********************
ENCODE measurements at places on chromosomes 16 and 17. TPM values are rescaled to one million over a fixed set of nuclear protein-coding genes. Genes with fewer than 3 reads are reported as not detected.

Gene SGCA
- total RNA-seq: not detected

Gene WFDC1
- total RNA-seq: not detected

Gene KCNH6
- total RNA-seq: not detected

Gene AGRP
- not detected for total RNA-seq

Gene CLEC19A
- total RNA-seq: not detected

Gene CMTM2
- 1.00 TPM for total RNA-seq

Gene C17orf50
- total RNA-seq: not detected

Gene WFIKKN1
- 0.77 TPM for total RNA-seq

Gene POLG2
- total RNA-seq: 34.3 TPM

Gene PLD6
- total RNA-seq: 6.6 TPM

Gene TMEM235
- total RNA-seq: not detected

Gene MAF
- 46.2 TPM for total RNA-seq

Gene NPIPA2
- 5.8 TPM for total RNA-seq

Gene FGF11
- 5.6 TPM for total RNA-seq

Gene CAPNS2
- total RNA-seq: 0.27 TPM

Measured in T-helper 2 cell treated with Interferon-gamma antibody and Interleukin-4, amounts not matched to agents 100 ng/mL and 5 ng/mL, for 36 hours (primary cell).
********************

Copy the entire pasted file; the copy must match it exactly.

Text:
ENCODE measurements at places on chromosomes 16 and 17. TPM values are rescaled to one million over a fixed set of nuclear protein-coding genes. Genes with fewer than 3 reads are reported as not detected.

Gene SGCA
- total RNA-seq: not detected

Gene WFDC1
- total RNA-seq: not detected

Gene KCNH6
- total RNA-seq: not detected

Gene AGRP
- not detected for total RNA-seq

Gene CLEC19A
- total RNA-seq: not detected

Gene CMTM2
- 1.00 TPM for total RNA-seq

Gene C17orf50
- total RNA-seq: not detected

Gene WFIKKN1
- 0.77 TPM for total RNA-seq

Gene POLG2
- total RNA-seq: 34.3 TPM

Gene PLD6
- total RNA-seq: 6.6 TPM

Gene TMEM235
- total RNA-seq: not detected

Gene MAF
- 46.2 TPM for total RNA-seq

Gene NPIPA2
- 5.8 TPM for total RNA-seq

Gene FGF11
- 5.6 TPM for total RNA-seq

Gene CAPNS2
- total RNA-seq: 0.27 TPM

Measured in T-helper 2 cell treated with Interferon-gamma antibody and Interleukin-4, amounts not matched to agents 100 ng/mL and 5 ng/mL, for 36 hours (primary cell).